NBCE to Reinstitute Computer-Based Exams
The National Board of Chiropractic Examiners (NBCE) has announced it will reinstate computer-based testing in January 2019 courtesy of a partnership with testing and assessment solutions provider Prometric.
Old Trend, New Risks: Heavy Weight Training
With more opportunities to exercise than ever, a greater selection of exercise options, and the subsequent opinions supporting and challenging their merits, it's easy to be confused as to which approach is best.
Catch the Workplace Wellness Wave
Do you offer workplace wellness services to local businesses? If not, you might want to consider this lucrative channel for expanding your practice. Workplace wellness programs and wellness-related benefits have grown in popularity over the past several decades.
Transforming Exam Delivery
The NBCE Board of Directors has never wavered on its promise to deliver an excellent, on-campus computerized testing experience to students. Likewise, there has never been a compromise to the delivery of fair, valid and legally defensible exams.
Paving the Way to Integrative Health & Wellness
Jared Polis (D-Colorado) and Mike Coffman (R-Colorado) launched the integrative health and wellness (IHW) caucus in October, 2018.
The Acupuncturist and the Opioid Crisis: Conquering Pain & Addiction in the U.S.
The current opioid epidemic dominates the discussion among national health leaders, recovery advocates and families nationwide. Opioids include heroin as well as prescription pain relievers such as oxycodone, hydrocodone, codeine, morphine, fentanyl, and others.
Dropping Insurance: 4 Steps
My office manager just got off the phone with the secretary of a long-standing patient. I have treated this woman and 10 members of her family for more than a decade. She has, as have all of my patients, paid my fee at the time of service since I dropped insurance in 1997.
Reducing Allostatic Load & Stress Through Heightened Awareness
Your contemporary mental health and psychotherapy colleagues may often approach the treatment of allostatic load as a mental health condition and use prescription psycho-pharmaceutical medicine to affect general and specific central nervous system (CNS) pathways and brain neuro-chemistry medicine to alleviate the associated symptoms.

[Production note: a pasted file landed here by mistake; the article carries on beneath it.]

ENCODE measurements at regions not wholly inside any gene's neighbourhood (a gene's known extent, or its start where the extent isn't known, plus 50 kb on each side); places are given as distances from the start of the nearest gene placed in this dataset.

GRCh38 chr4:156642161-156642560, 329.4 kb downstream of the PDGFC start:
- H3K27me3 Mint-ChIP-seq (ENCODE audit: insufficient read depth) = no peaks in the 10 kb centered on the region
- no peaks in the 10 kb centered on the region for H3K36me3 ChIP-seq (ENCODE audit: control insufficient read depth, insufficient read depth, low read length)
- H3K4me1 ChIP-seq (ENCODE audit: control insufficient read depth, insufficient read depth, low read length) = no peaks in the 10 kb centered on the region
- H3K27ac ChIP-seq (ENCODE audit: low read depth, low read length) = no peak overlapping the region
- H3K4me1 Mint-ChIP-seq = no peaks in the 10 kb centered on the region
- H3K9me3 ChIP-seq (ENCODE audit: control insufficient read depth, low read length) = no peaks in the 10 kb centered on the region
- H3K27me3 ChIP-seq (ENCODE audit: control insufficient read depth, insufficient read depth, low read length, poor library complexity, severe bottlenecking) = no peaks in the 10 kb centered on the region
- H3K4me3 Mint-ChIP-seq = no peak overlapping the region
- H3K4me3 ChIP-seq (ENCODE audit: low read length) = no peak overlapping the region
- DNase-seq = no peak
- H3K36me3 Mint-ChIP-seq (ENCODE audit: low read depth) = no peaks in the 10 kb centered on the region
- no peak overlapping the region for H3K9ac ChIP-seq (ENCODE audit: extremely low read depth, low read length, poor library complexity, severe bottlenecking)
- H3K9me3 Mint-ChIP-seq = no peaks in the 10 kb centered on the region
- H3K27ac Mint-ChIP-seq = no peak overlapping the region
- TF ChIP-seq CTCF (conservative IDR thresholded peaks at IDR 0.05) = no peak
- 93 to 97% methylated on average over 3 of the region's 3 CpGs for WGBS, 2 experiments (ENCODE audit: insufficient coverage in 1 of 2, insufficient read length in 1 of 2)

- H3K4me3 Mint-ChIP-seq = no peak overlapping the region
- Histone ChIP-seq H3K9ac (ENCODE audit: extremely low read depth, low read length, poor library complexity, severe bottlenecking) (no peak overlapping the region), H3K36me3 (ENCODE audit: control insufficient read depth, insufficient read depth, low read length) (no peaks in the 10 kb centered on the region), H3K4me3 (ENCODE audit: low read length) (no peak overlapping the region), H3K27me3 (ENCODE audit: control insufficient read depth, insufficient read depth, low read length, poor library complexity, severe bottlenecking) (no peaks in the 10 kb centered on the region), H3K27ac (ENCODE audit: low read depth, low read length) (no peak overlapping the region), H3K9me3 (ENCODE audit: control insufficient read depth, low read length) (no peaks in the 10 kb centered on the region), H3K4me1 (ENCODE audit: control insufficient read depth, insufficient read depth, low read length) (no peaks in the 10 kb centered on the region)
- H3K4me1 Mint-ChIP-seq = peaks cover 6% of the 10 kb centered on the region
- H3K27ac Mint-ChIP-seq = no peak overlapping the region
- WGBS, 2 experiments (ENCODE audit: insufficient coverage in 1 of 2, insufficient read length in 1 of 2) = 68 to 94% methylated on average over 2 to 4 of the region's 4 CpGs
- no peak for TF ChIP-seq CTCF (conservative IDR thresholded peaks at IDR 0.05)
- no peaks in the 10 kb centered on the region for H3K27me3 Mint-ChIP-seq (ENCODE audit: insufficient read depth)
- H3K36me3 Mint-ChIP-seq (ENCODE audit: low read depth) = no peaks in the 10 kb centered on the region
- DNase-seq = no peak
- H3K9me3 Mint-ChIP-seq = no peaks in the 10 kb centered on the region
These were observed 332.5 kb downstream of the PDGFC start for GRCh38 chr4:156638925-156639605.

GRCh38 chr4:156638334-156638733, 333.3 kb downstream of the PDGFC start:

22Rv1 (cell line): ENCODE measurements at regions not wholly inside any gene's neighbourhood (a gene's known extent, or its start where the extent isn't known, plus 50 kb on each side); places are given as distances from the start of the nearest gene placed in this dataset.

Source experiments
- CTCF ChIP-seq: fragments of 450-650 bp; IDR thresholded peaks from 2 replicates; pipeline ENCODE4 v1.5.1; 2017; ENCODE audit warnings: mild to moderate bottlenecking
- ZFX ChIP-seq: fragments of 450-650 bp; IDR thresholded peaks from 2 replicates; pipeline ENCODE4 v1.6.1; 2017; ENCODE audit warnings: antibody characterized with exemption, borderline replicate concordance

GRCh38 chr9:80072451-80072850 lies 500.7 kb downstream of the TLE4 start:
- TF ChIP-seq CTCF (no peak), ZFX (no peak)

TCM Codes for the World
I just received an email concerning the ICD-TM11 codes. The World Health Organization (WHO) will be presenting the new ICD-11 codes to World Health Assembly very soon.
Multi-Dimensional Acupuncture: 3D, 4D & 5D
Maggie is an intuitive healer and workshop leader who I met on a recent hike. While we were talking she told me how she had to take it easy because of her knees. She said that her doctor told her that she has the early signs of arthritis.
A Novel Way to Prevent Elderly Falls: Toe Strength
In any given year, nearly 40 percent of senior citizens ages 70 and older will fall at least once. Each fall significantly increases the risk of not only sprains, strains and contusions, but also fractures.
Prompting Memory: How to Stimulate Cognition
Recently I gave a talk titled, The Art of Memoir – Tapping the Past to Sharpen the Present at a senior lunch event in Austin, Texas.
Acupuncture's Standard of Care
Both a concern and critique of acupuncture, frequently espoused by the bio-medical community is, "there is no standard of care in acupuncture." The following is why I believe this statement is disingenuous at best.